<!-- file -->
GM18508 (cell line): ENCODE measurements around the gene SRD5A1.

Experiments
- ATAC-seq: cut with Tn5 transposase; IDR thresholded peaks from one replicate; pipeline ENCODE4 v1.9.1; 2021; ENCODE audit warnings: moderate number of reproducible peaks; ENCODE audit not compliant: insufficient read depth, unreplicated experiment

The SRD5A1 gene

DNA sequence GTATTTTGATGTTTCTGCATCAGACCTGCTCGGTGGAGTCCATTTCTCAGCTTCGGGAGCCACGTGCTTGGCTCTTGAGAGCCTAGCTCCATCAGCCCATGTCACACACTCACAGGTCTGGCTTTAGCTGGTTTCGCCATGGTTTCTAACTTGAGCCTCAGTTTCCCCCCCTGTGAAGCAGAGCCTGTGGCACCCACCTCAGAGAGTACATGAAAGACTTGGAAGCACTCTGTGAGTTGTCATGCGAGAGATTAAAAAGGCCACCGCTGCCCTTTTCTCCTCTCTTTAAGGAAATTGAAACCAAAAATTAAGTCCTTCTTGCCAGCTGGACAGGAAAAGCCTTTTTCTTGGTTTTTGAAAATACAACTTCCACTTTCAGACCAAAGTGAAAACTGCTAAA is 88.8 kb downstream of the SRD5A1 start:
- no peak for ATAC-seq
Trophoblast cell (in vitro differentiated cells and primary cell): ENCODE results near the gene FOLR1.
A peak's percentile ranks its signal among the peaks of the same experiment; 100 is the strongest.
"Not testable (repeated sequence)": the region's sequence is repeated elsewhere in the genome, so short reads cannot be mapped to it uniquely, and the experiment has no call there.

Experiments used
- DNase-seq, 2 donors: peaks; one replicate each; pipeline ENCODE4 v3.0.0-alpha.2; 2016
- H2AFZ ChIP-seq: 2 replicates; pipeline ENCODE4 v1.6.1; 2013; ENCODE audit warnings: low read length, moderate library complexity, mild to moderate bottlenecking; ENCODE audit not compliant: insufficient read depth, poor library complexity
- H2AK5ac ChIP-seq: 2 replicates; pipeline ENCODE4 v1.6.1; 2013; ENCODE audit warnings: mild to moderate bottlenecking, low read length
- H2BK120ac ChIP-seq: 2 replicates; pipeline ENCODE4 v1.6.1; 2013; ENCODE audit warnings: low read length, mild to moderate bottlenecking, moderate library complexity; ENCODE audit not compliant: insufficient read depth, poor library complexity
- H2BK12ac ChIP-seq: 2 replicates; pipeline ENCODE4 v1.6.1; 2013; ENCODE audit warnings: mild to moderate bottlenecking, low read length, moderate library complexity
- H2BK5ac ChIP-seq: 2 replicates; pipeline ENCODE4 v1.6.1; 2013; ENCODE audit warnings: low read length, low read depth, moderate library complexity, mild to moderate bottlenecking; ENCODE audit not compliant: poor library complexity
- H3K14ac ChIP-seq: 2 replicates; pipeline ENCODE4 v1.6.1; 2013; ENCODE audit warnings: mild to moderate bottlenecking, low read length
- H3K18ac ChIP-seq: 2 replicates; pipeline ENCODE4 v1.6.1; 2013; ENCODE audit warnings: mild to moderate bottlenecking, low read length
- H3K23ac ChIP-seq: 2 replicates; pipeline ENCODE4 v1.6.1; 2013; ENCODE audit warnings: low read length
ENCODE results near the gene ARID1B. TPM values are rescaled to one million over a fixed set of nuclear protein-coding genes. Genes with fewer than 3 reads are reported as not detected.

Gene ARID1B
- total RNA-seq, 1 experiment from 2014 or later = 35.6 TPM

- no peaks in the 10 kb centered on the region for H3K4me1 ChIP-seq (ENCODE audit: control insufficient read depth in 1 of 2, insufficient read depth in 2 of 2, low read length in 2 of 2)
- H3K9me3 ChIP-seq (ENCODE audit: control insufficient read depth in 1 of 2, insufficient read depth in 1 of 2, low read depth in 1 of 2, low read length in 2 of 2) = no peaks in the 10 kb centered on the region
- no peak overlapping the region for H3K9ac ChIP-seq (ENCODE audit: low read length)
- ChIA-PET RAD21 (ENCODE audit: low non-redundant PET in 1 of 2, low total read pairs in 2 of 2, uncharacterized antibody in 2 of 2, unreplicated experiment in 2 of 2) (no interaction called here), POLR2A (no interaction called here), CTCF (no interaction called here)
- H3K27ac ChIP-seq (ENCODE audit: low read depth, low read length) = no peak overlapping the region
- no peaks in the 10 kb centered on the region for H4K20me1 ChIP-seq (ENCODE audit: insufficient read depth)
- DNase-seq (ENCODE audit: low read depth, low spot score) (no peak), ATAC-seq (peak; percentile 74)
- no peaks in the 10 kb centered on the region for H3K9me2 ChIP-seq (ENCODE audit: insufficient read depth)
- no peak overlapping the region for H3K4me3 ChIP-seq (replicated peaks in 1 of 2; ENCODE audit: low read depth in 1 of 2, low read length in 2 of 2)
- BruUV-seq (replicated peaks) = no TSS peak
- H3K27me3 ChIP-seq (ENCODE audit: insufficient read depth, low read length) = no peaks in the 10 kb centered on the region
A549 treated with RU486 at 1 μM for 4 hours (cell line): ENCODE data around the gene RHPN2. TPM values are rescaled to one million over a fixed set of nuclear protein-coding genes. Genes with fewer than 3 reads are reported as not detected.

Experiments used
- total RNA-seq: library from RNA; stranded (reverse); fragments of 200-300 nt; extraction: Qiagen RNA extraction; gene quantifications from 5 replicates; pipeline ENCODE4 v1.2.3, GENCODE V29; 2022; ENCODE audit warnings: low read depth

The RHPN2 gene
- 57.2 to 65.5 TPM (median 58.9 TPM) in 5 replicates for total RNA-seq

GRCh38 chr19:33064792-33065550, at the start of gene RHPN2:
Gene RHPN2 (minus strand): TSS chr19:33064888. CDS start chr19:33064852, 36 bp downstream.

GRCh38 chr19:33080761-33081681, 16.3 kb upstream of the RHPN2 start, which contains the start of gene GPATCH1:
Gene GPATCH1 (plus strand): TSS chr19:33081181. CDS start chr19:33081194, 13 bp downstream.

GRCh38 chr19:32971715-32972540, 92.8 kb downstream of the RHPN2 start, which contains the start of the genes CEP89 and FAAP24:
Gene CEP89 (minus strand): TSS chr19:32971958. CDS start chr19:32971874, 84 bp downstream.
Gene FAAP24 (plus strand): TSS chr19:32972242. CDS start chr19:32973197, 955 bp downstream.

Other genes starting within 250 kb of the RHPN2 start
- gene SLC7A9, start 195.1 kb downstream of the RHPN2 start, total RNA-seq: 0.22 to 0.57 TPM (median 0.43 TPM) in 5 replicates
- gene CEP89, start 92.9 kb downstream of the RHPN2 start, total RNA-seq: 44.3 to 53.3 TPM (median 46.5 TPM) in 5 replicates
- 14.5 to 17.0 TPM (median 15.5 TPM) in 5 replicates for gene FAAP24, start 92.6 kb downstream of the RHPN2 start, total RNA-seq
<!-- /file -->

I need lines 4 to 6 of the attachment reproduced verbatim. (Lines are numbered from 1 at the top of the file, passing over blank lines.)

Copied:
The SRD5A1 gene

DNA sequence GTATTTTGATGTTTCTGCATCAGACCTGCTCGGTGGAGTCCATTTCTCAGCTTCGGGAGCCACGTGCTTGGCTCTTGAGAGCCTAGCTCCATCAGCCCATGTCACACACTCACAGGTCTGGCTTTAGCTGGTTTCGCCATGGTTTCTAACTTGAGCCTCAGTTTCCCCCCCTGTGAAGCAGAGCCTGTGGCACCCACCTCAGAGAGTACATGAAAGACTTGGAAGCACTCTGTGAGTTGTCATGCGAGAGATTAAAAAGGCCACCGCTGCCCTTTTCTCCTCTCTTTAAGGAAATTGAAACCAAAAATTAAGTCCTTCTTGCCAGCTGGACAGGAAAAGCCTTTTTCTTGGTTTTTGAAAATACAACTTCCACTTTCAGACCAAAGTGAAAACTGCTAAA is 88.8 kb downstream of the SRD5A1 start:
- no peak for ATAC-seq